London: The victory of Abdul Fattah Al Sissi in this week's Egyptian presidential election does not alter Fitch Ratings' expectation that the authorities will be cautious in addressing the large fiscal deficit.
Egypt's public finances are the main weakness for its sovereign credit profile. Al Sissi's victory was not in doubt. Initial indications are that turnout was around 46 per cent, lower than 52 per cent at the election won by Mohammad Mursi in 2012 and despite three days of polling.
Very high turnout might have enhanced the legitimacy of the return to military rule in domestic and international eyes, but we do not think economic policy, or Egypt's relations with GCC countries that have provided grants and loans following the removal of president Mursi, will be affected.
Al Sissi has not set out a detailed economic programme. But the interim government's actions, and Al Sissi's broad pronouncements on the need to maintain growth and make Egyptian society more equitable, suggest the authorities are mindful of the risks of popular opposition to fiscal consolidation, which would initially focus on subsidies.
In the final budget draft submitted to the interim president the government planned to cut spending on petroleum subsidies, but expected the budget deficit to widen in fiscal year ending June 2015, to 12 per cent of GDP, from 11.5 per cent forecast for FY14.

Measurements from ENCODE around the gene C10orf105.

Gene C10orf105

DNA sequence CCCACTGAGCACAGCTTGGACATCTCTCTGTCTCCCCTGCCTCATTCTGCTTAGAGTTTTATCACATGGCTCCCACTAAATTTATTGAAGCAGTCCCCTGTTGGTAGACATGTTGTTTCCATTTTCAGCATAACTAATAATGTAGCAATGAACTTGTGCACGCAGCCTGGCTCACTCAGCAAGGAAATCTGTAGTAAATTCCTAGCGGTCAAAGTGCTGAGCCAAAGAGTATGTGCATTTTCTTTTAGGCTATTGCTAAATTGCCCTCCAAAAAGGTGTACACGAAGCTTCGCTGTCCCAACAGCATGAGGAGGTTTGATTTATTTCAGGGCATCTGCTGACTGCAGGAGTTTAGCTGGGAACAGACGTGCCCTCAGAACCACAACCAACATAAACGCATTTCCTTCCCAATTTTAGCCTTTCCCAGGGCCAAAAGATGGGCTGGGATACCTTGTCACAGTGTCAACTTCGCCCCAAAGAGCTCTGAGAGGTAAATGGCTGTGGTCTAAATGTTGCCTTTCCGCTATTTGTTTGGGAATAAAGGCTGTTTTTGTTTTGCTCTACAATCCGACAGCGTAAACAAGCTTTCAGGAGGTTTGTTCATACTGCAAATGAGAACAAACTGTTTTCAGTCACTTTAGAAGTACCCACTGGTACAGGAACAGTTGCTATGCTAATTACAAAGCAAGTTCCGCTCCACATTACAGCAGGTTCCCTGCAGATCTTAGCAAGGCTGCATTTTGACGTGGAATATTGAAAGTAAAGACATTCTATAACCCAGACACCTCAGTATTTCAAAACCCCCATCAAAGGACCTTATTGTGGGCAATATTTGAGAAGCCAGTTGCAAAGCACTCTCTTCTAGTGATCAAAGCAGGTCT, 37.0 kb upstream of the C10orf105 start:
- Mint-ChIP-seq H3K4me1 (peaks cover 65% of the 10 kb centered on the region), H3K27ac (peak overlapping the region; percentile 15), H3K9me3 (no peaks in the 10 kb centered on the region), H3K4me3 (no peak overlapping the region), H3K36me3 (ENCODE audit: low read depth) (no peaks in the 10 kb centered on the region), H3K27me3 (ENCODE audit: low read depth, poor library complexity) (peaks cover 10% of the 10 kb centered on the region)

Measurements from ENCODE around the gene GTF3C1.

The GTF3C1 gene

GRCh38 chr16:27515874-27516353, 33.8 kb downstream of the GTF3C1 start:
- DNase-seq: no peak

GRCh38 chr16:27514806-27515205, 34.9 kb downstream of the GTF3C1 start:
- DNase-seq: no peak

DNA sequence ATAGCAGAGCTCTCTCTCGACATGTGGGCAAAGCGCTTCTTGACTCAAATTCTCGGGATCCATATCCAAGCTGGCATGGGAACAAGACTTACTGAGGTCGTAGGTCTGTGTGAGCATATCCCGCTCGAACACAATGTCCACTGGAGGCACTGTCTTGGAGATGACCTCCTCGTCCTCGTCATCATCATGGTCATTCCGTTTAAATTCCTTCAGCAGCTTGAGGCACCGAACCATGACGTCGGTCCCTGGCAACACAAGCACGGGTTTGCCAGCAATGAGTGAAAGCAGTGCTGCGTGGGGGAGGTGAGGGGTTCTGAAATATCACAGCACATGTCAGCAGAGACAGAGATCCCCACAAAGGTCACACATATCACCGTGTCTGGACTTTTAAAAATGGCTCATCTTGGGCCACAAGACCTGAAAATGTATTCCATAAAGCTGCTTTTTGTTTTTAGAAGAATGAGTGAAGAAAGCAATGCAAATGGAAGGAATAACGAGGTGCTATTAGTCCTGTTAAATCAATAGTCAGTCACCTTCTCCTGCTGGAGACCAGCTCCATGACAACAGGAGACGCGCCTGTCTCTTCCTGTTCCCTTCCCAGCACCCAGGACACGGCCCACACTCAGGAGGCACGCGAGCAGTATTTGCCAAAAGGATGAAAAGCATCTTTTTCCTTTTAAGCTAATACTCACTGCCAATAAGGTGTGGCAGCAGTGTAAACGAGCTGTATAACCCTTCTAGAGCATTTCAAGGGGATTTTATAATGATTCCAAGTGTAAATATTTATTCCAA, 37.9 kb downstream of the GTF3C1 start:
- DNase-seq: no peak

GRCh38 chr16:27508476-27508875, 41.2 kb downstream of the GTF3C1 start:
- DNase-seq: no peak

The authorities will probably continue the small steps towards subsidy reform taken by the interim government. These were aimed at controlling consumption rather than allowing prices to rise. Smart-card terminals have been installed in all petrol stations and are used for transactions between wholesalers and retailers. A project to reduce the bread subsidy has been implemented in Port Said and is set to be expanded.
The improvement in budgetary performance in the first nine months of FY14, with the fiscal deficit narrowing to 7.1 per cent of GDP from 10 per cent in the same period last year, mostly reflects higher government revenues driven by grants. These constituted 2.5 per cent of GDP, up from 0.2 per cent a year earlier. This improvement therefore may not be sustainable, while the sensitivities around reducing subsidy spending mean the deficit will stay in or close to double digits over our ratings horizon.
Tax revenues have risen by 8 per cent year on year, below inflation, and have not kept pace with an 11 per cent spending increase. Wages, subsidies and interest payments rose significantly in recent years and represented 84 per cent of spending in the first nine months of FY14.
These outturns are in line with our view that Egypt's fiscal and economic performance has stabilised, but at a low level.
In January, we revised the Outlook on Egypt's long-term rating to Stable after three years on Negative, and affirmed it at 'B-' due to tentative improvements in political stability and economic conditions. These were partly driven by bilateral fund inflows that eased pressure on the budget, reserves and exchange rate. The next scheduled review of the rating is on June 27.
The low rating reflects substantial risks to Egypt's credit profile, chiefly its weak public finances. Without significant fiscal reform, general government debt will remain above 90 per cent of GDP, well above the median for Egypt's ratings peers.